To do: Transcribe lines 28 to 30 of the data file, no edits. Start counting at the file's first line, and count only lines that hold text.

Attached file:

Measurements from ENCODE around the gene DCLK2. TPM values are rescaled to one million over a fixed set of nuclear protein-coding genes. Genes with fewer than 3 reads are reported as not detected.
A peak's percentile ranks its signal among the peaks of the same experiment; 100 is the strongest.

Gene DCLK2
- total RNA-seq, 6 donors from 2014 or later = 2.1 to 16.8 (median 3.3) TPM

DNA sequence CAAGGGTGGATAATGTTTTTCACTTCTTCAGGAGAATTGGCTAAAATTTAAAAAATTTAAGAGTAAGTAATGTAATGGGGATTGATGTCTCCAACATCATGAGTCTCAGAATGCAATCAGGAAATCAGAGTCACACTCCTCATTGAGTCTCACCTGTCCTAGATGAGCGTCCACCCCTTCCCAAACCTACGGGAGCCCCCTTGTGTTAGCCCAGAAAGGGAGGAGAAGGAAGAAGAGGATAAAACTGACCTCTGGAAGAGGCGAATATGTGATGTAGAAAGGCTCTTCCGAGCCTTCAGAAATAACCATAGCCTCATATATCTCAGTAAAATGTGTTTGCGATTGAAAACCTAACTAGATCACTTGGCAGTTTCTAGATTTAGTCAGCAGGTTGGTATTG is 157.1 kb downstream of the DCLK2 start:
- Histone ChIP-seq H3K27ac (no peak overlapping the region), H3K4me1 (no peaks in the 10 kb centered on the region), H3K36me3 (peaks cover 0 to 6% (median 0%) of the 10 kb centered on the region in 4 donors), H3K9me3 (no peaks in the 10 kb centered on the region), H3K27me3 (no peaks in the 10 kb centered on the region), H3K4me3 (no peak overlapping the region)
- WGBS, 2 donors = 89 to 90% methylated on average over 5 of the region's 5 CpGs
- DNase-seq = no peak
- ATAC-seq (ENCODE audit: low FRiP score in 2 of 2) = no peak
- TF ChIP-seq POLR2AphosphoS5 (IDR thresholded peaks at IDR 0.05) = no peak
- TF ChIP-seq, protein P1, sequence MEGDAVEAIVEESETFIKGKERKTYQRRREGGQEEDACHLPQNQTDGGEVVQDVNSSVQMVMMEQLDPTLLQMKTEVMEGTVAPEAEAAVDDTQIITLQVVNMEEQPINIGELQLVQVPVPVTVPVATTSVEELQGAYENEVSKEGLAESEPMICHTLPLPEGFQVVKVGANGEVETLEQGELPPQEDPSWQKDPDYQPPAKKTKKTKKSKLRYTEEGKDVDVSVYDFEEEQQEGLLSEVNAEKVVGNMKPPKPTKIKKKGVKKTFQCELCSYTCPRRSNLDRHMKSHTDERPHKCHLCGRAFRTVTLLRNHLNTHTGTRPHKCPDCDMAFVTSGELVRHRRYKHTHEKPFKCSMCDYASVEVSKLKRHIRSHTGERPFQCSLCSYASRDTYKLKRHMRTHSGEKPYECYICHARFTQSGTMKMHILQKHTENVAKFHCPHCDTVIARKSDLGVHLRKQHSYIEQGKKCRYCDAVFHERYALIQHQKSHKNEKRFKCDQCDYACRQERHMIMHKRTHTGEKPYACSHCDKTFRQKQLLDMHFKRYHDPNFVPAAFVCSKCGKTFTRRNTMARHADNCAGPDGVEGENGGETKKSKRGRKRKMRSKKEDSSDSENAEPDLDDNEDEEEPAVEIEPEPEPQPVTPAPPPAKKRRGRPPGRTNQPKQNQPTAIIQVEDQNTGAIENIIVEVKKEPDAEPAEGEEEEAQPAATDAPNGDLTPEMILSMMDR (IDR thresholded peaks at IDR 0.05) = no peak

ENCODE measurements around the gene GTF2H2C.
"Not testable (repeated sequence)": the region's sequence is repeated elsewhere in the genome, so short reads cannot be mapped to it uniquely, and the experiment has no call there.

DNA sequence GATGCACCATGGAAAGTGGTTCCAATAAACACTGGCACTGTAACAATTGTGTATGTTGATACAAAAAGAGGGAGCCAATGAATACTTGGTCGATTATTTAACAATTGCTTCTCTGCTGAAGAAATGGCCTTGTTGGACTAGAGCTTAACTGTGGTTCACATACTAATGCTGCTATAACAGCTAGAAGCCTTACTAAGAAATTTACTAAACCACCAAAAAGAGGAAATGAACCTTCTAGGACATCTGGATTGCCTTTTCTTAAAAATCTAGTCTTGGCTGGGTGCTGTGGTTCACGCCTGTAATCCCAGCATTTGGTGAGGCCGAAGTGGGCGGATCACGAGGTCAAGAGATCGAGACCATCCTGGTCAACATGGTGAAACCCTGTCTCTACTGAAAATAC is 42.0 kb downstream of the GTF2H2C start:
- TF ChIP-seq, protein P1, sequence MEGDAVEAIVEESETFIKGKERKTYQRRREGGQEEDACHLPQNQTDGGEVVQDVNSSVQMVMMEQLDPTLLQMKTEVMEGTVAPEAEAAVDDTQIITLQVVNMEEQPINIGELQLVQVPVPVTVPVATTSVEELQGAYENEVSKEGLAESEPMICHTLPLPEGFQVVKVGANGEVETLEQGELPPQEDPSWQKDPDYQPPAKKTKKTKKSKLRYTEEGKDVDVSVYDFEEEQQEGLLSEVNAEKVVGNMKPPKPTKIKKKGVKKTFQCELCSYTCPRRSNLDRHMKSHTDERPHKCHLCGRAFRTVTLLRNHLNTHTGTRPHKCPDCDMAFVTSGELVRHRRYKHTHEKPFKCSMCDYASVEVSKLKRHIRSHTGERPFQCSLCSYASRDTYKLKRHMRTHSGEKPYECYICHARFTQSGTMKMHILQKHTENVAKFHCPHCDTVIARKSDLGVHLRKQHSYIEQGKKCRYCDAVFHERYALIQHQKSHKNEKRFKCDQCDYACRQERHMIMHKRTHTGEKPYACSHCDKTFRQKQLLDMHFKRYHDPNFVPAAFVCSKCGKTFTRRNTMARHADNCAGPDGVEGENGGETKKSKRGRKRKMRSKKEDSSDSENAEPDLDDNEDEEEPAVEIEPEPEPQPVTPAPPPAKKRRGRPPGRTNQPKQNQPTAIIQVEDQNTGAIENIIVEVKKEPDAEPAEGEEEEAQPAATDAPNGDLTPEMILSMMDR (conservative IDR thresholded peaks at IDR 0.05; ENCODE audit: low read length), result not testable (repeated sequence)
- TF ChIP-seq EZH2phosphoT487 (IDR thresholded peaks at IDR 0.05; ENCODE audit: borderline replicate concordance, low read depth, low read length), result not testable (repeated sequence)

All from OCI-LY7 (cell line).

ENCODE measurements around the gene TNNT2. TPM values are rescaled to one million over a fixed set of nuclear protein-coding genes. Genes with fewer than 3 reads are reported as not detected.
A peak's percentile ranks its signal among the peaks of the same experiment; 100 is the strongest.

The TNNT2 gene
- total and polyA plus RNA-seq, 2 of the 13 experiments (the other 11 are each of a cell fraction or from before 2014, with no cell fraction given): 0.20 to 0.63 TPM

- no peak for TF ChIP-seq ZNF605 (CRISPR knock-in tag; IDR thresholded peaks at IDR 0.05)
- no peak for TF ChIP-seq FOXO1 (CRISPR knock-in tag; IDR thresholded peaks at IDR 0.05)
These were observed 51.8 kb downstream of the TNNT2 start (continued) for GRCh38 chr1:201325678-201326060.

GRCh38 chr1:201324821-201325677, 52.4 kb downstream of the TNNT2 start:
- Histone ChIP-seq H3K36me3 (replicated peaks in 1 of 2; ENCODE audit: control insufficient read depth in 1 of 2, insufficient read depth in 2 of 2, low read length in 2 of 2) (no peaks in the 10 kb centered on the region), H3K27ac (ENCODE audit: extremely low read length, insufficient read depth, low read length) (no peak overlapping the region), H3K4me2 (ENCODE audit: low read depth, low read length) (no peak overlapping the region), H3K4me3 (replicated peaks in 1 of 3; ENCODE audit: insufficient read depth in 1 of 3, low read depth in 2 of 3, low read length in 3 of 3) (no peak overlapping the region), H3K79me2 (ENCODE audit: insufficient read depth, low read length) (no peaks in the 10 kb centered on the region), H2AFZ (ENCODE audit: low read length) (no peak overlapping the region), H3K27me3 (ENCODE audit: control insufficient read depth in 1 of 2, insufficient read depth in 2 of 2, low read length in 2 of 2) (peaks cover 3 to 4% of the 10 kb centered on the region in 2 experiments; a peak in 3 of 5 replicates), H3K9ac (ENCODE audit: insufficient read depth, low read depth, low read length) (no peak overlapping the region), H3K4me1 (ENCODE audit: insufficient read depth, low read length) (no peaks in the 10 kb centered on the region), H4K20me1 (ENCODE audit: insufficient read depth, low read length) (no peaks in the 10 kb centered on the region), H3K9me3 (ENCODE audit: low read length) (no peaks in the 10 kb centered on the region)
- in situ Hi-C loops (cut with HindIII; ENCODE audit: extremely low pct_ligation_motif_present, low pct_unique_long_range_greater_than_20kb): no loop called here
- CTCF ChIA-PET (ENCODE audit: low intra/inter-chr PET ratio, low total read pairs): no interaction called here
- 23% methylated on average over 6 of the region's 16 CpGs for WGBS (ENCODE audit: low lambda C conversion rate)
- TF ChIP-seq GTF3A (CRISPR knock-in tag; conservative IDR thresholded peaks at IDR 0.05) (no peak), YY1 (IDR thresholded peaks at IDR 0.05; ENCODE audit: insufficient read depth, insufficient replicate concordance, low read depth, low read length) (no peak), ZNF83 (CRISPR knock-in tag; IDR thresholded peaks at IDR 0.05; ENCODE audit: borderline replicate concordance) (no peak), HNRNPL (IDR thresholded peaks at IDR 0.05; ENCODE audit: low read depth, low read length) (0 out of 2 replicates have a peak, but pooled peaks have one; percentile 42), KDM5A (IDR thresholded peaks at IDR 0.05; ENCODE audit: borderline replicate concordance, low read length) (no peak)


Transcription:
- CTCF ChIA-PET (ENCODE audit: low intra/inter-chr PET ratio, low total read pairs): no interaction called here
- 23% methylated on average over 6 of the region's 16 CpGs for WGBS (ENCODE audit: low lambda C conversion rate)
- TF ChIP-seq GTF3A (CRISPR knock-in tag; conservative IDR thresholded peaks at IDR 0.05) (no peak), YY1 (IDR thresholded peaks at IDR 0.05; ENCODE audit: insufficient read depth, insufficient replicate concordance, low read depth, low read length) (no peak), ZNF83 (CRISPR knock-in tag; IDR thresholded peaks at IDR 0.05; ENCODE audit: borderline replicate concordance) (no peak), HNRNPL (IDR thresholded peaks at IDR 0.05; ENCODE audit: low read depth, low read length) (0 out of 2 replicates have a peak, but pooled peaks have one; percentile 42), KDM5A (IDR thresholded peaks at IDR 0.05; ENCODE audit: borderline replicate concordance, low read length) (no peak)